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Open Access Highly Accessed Research article

A hierarchical Naïve Bayes Model for handling sample heterogeneity in classification problems: an application to tissue microarrays

Francesca Demichelis123, Paolo Magni4, Paolo Piergiorgi4, Mark A Rubin235* and Riccardo Bellazzi4

Author Affiliations

1 Bionformatics, SRA, ITC-irst & Dept. of Information and Communication Technology, University of Trento, Trento, Italy

2 Department of Pathology, Brigham and Women's Hospital, Boston, MA, USA

3 Harvard Medical School, Boston, MA, USA

4 Dipartimento di Informatica e Sistemistica, Università di Pavia, Pavia, Italy

5 Dana Farber Harvard Cancer Center, Boston, MA, USA

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BMC Bioinformatics 2006, 7:514  doi:10.1186/1471-2105-7-514

Published: 24 November 2006

Abstract

Background

Uncertainty often affects molecular biology experiments and data for different reasons. Heterogeneity of gene or protein expression within the same tumor tissue is an example of biological uncertainty which should be taken into account when molecular markers are used in decision making. Tissue Microarray (TMA) experiments allow for large scale profiling of tissue biopsies, investigating protein patterns characterizing specific disease states. TMA studies deal with multiple sampling of the same patient, and therefore with multiple measurements of same protein target, to account for possible biological heterogeneity. The aim of this paper is to provide and validate a classification model taking into consideration the uncertainty associated with measuring replicate samples.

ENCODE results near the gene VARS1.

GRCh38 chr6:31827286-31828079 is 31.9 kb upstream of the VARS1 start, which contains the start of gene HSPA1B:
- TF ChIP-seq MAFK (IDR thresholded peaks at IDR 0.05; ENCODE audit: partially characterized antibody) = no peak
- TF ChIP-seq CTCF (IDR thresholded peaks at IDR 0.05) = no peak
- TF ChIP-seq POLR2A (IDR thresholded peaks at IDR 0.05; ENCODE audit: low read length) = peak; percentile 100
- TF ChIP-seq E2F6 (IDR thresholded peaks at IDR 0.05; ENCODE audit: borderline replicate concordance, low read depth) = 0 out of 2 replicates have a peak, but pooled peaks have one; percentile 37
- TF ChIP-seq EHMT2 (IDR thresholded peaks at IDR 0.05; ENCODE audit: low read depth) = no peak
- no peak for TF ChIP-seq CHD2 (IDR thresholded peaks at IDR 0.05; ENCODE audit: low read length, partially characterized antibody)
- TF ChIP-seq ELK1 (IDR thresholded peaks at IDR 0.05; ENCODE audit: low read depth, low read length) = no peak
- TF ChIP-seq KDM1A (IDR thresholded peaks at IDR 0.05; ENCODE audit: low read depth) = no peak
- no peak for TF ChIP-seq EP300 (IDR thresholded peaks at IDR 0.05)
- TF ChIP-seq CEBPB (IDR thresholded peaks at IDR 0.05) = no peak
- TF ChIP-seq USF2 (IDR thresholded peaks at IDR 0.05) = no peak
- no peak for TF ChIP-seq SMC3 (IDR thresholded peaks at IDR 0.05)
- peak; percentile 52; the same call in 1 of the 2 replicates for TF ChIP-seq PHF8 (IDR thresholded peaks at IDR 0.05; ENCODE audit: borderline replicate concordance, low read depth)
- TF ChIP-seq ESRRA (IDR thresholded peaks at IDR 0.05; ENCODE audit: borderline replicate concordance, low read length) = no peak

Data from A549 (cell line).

Results

We propose an extension of the well-known Naïve Bayes classifier, which accounts for biological heterogeneity in a probabilistic framework, relying on Bayesian hierarchical models. The model, which can be efficiently learned from the training dataset, exploits a closed-form of classification equation, thus providing no additional computational cost with respect to the standard Naïve Bayes classifier. We validated the approach on several simulated datasets comparing its performances with the Naïve Bayes classifier. Moreover, we demonstrated that explicitly dealing with heterogeneity can improve classification accuracy on a TMA prostate cancer dataset.

Conclusion

The proposed Hierarchical Naïve Bayes classifier can be conveniently applied in problems where within sample heterogeneity must be taken into account, such as TMA experiments and biological contexts where several measurements (replicates) are available for the same biological sample. The performance of the new approach is better than the standard Naïve Bayes model, in particular when the within sample heterogeneity is different in the different classes.